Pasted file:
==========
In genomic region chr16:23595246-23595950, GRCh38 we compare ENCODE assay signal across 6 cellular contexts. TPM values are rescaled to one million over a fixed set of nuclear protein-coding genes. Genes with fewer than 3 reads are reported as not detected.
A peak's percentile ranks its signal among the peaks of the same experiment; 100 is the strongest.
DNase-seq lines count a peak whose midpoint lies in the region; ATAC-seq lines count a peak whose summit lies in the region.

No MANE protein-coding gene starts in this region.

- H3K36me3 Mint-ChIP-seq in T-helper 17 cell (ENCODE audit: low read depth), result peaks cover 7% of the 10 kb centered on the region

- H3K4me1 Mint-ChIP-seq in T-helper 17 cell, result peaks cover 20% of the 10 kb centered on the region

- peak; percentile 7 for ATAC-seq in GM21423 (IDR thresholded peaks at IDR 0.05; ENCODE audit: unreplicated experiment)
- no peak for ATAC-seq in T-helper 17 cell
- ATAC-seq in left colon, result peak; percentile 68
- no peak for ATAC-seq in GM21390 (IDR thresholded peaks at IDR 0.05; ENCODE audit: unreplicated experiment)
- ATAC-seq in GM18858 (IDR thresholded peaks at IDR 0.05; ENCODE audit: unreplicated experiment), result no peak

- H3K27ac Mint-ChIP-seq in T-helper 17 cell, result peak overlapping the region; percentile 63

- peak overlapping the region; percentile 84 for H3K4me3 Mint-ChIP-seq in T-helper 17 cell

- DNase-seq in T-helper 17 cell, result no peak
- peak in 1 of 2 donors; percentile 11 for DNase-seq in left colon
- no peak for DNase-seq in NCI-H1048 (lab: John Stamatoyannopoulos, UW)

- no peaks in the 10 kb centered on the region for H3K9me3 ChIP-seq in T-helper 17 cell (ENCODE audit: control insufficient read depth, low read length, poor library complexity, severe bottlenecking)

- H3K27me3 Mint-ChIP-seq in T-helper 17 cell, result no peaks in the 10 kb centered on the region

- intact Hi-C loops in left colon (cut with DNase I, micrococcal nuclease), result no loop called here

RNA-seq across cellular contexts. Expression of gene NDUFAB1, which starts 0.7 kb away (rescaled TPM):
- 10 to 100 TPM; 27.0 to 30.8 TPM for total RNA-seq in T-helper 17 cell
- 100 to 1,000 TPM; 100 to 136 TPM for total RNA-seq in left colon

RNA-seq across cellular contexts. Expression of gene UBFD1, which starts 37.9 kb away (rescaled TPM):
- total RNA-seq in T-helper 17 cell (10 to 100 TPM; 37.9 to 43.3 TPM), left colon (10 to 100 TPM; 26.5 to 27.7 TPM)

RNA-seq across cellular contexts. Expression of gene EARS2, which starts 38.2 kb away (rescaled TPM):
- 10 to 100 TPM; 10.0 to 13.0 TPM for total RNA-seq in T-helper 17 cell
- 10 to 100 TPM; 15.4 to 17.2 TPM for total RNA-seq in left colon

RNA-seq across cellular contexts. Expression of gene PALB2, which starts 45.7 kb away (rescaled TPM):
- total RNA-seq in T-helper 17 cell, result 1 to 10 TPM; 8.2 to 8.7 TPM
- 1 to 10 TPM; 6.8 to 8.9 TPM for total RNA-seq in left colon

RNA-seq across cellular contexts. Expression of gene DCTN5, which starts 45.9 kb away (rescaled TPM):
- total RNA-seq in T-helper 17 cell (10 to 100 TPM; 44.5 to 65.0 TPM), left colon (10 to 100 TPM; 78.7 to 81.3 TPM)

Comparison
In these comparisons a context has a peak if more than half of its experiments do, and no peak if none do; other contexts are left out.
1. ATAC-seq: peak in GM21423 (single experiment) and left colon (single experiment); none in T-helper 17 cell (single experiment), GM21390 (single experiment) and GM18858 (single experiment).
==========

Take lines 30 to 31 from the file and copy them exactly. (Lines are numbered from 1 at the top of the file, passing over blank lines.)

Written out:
- 1 to 10 TPM; 6.8 to 8.9 TPM for total RNA-seq in left colon

RNA-seq across cellular contexts. Expression of gene DCTN5, which starts 45.9 kb away (rescaled TPM):